The-Tibetan-Book-of-Living-and-Dying

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The-Tibetan-Book-of-Living-and-Dying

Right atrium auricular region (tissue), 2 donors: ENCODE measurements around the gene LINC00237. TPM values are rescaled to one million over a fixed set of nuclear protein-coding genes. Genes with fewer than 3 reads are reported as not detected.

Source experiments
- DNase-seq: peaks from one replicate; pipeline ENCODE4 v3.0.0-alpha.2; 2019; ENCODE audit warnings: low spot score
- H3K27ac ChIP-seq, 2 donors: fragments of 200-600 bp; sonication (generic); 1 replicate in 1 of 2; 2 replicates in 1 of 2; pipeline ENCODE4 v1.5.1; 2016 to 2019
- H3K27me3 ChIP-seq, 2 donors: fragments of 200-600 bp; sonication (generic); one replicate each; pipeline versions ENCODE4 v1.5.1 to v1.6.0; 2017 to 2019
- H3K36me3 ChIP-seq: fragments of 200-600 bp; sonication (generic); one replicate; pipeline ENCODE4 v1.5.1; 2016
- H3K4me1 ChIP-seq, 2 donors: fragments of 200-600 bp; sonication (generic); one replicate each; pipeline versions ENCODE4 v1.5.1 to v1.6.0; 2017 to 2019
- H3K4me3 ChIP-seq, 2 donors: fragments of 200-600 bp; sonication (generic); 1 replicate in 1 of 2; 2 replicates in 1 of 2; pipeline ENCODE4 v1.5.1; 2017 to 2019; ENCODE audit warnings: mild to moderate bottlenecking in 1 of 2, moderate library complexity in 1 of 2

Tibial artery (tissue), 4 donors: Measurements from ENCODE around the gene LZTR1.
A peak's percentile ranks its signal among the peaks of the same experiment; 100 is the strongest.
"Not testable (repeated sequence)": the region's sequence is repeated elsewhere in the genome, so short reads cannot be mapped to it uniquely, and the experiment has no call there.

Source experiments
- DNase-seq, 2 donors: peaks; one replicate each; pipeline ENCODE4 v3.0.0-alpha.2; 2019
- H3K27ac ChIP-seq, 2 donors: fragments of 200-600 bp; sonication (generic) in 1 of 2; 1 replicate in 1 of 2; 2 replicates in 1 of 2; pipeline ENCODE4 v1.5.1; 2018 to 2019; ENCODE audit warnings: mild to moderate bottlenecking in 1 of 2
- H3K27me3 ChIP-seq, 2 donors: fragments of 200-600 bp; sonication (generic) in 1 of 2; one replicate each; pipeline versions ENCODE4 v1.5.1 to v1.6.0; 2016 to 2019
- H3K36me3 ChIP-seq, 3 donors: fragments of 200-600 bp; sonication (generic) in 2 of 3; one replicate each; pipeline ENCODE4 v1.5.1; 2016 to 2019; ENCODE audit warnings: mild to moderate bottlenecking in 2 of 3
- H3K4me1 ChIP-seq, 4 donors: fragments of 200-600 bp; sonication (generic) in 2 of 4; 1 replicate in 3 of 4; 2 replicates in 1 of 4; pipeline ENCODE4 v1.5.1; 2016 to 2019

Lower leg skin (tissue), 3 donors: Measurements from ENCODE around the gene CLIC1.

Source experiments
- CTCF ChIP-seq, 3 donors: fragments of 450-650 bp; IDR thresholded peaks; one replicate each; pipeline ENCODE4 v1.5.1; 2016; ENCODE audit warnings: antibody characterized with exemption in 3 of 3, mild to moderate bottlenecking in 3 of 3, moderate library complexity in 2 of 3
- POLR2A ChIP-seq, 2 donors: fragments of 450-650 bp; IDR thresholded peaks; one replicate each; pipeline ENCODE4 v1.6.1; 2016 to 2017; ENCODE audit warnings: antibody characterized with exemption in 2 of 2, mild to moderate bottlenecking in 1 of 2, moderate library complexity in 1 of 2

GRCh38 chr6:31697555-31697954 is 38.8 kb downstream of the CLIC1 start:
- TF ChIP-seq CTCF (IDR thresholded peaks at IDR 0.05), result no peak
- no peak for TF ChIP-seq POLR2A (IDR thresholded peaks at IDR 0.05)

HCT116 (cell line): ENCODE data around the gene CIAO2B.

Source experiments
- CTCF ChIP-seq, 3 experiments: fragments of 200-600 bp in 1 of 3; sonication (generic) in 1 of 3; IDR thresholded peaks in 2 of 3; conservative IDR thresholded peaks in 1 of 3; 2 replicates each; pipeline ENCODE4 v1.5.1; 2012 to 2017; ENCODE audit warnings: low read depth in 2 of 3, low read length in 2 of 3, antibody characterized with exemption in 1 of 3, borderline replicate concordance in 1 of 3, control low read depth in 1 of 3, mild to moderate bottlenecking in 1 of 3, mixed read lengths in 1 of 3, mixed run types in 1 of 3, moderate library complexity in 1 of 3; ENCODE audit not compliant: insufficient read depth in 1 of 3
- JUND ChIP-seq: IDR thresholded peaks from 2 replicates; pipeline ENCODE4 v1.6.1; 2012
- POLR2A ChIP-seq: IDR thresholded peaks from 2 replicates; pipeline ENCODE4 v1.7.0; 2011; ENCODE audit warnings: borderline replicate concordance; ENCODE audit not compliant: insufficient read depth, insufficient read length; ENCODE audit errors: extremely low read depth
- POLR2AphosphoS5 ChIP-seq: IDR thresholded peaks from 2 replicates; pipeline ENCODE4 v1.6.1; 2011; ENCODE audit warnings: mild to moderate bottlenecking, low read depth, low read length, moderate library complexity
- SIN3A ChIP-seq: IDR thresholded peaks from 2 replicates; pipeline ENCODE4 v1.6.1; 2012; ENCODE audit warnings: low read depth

NOTES 407and treat all without bias, attachment, or aversion, but with boundlesslove and compassion.7. Bodhichitta is categorized in a number of ways. The distinctionbetween "Bodhichitta in aspiration" and "Bodhichitta in action" isportrayed by Shantideva as being like the difference between decidingto go somewhere and making the voyage. Bodhichitta is also categorizedinto "relative," or "conventional Bodhichitta," and "ultimateBodhichitta." Relative Bodhichitta entails the compassionate wish toattain enlightenment for the benefit of all living beings, and the trainingoutlined here. Ultimate Bodhichitta is the direct insight into theultimate nature of things.8. In Chapter 13, "Spiritual Help for the Dying," I shall explainhow the dying person can practice Tonglen.9. Shantideva, A Guide, to the Bodhisattva's Way of Life, 119.13. SPIRITUAL HELP FOR THE DYING1. Dame Cicely Saunders, "Spiritual Pain," a paper presented at St.Christopher's Hospice Fourth International Conference, London 1987,published in Hospital Chaplain (March 1988).2. Stephen Levine, interviewed by Peggy Roggenbuck, New AgeMagazine, September 1979, 50.3. Jamyang Khyentse Chökyi Lodrö wrote this in his Heart Advicefor my great-aunt Ani Pelu (London: Rigpa Publications, 1981).4. An audio cassette of readings from the Tibetan Book of Living andDying is available to help people who are dying.5. "Son/daughter of an enlightened family": All sentient beings areat one stage or another of purifying and revealing their inherent buddhanature and are therefore collectively known as "the enlightenedfamily."6. The Sanskrit word Dharma has many meanings. Here it meansthe Buddhist teaching as a whole. As Dilgo Khyentse Rinpoche says:"The expression of the Buddha's wisdom for the sake of all sentientbeings." Dharma can mean Truth or ultimate reality; dharma also signifiesany phenomenon or mental object.7. Lama Norlha in Kalu Rinpoche, The Dharma (Albany: StateUniv. of New York Press, 1986), 155.8. Marion L. Matics, Entering the Path of Enlightenment: The Bodhicaryavataraof the Buddhist Poet Shantideva (London: George, Allen andUnwin, 1971), 154; Shantideva, A Guide to the Bodhisattva's Way of Life(Bodhicaryavatara), translated by Stephen Batchelor (Dharamsala:Library of Tibetan Works and Archives, 1979), 30-32.14. THE PRACTICES FOR DYING1. Lati Rinbochay and Jeffrey Hopkins, Death, Intermediate State andRebirth in Tibetan Buddhism (Ithaca, NY: Snow Lion, 1985), 9.

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